Our jobs can be varied and complex or well-defined and specific, depending on the needs of our Veteran.
Can you describe a milestone or a moment that made you feel empowered or inspired as a caregiver?
Every now and then, out of the blue, Derek will say, “Mom, other guys aren’t as lucky as I am. I don’t know where I would be without your help.”
How do you find strength in the difficulty of your day-to-day?
I remind myself of what Derek has been through, his strength, his ability to help others when he is the one who needs help. And, some days, my strength comes from anger at the bureaucracy that I have to deal with and the realization that veterans without caregivers or advocates are struggling with more than they can handle.
What are the most significant lessons you have learned from being a caregiver?
I’ve learned to build a team of people I can count on for support. My support team comes from family, friends, VA staff and providers, community medical providers, other caregivers, Veteran’s organizations, and anyone who shows me that they are willing to do more than talk about helping me.
Sharon is the caregiver for her son Derek, a combat medic who preferred combat missions to aid-station work. At home, she and her family prayed for his safety and their prayers were answered; he walked away from multiple explosions. In 2008, Derek was diagnosed with post traumatic stress disorder (PTSD), then deployed to Iraq for a second time, and walked away from a few more explosions. After four years and two deployments, he exited the Army. Nine months later, he re-enlisted as an infantryman (medic qualified).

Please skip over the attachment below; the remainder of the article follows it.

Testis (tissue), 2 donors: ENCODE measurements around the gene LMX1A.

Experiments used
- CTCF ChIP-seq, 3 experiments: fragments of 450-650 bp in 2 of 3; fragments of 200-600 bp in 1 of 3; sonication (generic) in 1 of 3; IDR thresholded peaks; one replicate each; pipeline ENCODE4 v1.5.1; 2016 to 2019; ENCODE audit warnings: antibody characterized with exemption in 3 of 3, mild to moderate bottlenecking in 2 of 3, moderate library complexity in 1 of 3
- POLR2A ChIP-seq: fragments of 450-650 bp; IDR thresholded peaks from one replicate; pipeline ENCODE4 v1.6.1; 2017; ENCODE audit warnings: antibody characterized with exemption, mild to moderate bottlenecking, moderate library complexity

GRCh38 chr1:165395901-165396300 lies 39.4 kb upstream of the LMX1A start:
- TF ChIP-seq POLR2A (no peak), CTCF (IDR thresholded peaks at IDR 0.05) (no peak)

After Derek's third deployment, he attempted suicide after landing in a military brig. None of his actions were normal, but it took two years — working with Congressmen, Senators, and organizations like the Defense and Veterans Brain Injury Center — for the Army to address his injuries. In 2014, the National Intrepid Center of Excellence (NICoE) and Walter Reed National Military Medical Center confirmed damage to his spine, chronic PTSD, post-concussion syndrome, sleep apnea, and more. Sharon left her career to help her son. Now, as a Dole Caregiver Fellow, she has the opportunity to advocate for appropriate active-duty medical and mental health diagnosis, treatment, and transitional communication.